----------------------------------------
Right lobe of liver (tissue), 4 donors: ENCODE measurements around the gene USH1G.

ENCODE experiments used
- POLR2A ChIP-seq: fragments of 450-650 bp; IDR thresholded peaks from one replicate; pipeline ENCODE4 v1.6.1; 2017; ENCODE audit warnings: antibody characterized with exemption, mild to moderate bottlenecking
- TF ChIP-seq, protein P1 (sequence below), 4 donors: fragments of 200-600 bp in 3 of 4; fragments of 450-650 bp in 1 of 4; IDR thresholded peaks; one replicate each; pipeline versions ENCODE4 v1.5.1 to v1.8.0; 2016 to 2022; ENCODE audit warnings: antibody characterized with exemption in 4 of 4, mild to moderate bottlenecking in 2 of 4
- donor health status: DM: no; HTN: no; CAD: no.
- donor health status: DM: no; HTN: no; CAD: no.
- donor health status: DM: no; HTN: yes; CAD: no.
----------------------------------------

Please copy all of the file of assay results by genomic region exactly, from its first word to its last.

Right lobe of liver (tissue), 4 donors: ENCODE measurements around the gene USH1G.

ENCODE experiments used
- POLR2A ChIP-seq: fragments of 450-650 bp; IDR thresholded peaks from one replicate; pipeline ENCODE4 v1.6.1; 2017; ENCODE audit warnings: antibody characterized with exemption, mild to moderate bottlenecking
- TF ChIP-seq, protein P1 (sequence below), 4 donors: fragments of 200-600 bp in 3 of 4; fragments of 450-650 bp in 1 of 4; IDR thresholded peaks; one replicate each; pipeline versions ENCODE4 v1.5.1 to v1.8.0; 2016 to 2022; ENCODE audit warnings: antibody characterized with exemption in 4 of 4, mild to moderate bottlenecking in 2 of 4
- donor health status: DM: no; HTN: no; CAD: no.
- donor health status: DM: no; HTN: no; CAD: no.
- donor health status: DM: no; HTN: yes; CAD: no.